Federal Budget hits right tone but misses opportunities on rental affordability, social housing

The Federal Budget includes welcome funding for mental health and family violence as part of the road to recovery but misses key opportunities to address social housing and rental affordability, Anglicare Victoria CEO Paul McDonald said today.

Mr McDonald said he was pleased to see the Morrison Government take a stewardship role and shelve its debt and deficit rhetoric to help lead the country out of an economic downturn. But he also called on the government to develop a national rental affordability strategy, as rents drift out of reach of many ordinary Australians.

“Anglicare’s recent Rental Affordability Snapshot showed many people have left the cities for regional areas, snapping up the more affordable properties on offer there. According to our research, fewer than 10 per cent of the available properties in regional Victoria were suitable for any kind of low income household without putting them into housing stress,” he said.

“Not all young people have the Bank of Mum and Dad available to help them buy a house. This situation has now hit crisis point, and a golden opportunity has been missed to create jobs and help vulnerable people through investment in new social housing.”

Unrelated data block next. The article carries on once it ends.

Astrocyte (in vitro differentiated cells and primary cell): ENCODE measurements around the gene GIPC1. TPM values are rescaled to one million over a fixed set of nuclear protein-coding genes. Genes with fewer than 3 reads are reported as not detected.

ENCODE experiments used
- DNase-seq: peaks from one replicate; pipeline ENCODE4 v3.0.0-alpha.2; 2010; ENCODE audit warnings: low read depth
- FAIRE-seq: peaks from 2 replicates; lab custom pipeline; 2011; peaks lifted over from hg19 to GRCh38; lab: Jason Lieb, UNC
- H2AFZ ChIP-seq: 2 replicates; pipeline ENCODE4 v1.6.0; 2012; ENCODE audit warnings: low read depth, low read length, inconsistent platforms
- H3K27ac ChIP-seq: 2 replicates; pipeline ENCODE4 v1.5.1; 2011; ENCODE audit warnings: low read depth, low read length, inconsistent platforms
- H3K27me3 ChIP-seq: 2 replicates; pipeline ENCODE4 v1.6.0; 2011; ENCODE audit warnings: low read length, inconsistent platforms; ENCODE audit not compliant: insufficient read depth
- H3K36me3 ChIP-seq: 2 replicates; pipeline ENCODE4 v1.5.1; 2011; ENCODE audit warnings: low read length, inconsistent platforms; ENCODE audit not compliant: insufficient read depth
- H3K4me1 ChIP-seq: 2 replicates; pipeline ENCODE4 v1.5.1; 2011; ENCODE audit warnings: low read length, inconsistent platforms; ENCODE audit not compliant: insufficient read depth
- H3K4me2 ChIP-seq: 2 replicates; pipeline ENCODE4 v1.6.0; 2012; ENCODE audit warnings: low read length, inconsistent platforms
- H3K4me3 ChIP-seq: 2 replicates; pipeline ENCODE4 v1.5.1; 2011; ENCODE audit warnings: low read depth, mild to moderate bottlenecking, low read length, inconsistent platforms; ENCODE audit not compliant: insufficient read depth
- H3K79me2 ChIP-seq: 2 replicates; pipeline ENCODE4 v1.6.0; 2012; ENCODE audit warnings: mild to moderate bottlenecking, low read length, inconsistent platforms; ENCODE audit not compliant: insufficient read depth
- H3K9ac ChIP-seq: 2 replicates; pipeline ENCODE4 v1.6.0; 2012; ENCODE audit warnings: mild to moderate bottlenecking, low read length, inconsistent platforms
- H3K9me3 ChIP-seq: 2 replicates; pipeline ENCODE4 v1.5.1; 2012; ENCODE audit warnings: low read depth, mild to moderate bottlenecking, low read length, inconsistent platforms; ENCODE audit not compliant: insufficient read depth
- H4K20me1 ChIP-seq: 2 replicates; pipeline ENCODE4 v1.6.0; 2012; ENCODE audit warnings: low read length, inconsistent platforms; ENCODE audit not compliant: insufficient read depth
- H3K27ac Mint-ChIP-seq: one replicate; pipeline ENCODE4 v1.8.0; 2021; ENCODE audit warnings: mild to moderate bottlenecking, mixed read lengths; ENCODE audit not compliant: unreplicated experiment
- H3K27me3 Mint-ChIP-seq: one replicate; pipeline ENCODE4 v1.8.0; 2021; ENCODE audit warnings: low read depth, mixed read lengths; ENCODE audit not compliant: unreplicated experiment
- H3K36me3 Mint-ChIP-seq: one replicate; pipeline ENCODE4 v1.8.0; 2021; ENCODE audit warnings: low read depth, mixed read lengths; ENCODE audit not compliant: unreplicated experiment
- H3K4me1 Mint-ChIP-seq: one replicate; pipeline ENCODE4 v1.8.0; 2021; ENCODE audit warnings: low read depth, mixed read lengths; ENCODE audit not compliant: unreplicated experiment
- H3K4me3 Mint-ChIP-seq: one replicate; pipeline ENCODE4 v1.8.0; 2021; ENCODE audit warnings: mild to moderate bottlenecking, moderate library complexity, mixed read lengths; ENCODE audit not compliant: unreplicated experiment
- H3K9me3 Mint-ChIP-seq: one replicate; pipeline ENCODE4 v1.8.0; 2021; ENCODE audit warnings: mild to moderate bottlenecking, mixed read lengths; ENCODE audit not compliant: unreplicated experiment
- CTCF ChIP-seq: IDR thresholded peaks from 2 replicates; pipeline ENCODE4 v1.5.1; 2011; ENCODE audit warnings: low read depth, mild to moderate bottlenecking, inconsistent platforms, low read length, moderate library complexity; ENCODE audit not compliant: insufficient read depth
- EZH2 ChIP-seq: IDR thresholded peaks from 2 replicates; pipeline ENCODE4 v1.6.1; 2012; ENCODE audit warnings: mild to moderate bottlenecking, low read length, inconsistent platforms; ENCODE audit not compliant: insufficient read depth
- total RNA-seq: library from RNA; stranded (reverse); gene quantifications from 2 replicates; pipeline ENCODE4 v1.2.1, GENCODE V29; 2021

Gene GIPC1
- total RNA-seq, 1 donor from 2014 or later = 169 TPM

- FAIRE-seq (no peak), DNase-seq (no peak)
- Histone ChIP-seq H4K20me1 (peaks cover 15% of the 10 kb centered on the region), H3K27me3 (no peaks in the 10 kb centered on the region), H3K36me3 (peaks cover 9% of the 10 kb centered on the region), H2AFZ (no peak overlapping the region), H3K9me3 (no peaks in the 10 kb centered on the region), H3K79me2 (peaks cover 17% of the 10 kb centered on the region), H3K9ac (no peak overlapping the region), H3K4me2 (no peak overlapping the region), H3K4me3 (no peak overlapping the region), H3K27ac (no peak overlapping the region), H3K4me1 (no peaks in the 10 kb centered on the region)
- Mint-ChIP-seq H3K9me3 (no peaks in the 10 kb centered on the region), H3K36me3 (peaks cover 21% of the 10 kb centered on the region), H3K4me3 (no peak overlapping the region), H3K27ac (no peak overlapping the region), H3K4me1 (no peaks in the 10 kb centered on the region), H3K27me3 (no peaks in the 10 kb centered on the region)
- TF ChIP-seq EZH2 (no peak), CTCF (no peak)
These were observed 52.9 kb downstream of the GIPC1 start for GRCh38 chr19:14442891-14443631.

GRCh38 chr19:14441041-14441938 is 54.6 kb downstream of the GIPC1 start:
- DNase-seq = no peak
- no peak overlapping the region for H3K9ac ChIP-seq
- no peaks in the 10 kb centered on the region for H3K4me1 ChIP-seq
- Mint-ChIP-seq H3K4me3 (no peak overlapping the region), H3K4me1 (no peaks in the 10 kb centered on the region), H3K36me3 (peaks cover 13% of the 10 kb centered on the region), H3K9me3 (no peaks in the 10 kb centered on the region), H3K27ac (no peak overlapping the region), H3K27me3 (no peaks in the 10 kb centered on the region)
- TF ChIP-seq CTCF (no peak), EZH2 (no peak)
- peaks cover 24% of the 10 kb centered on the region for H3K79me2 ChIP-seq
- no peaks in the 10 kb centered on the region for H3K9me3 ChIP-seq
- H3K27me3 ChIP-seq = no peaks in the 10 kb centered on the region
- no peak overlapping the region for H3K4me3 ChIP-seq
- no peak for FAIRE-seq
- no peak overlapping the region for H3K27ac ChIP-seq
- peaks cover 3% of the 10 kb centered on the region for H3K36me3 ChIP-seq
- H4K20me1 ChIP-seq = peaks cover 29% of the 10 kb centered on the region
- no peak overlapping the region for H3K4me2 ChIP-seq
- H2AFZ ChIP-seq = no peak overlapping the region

Mr McDonald said the pandemic had led to high rates of domestic violence and mental health problems, and the new federal funding that has been announced will be important to meet this need.

“However, there is a direct link from the government’s cuts to the JobSeeker payment to hundreds of thousands of Australian children who have been pushed back below the poverty line,” he said.

“Child poverty is not a legacy any government should be proud of. Our financial counsellors are seeing client after client who are struggling to afford basics like food, rent and everyday essentials for their children.

“We saw first-hand that raising the level of unemployment payments to a level above the poverty line makes a huge difference to people’s quality of life and restores their dignity. Their mental health recovers, their relationships improve and they can afford clothes and haircuts that help them feel more confident while looking for work.

“More jobs are obviously important, but the government also has a role to play in providing relief for those in difficult circumstances – and that’s still a lot of people after the year we have just had.”

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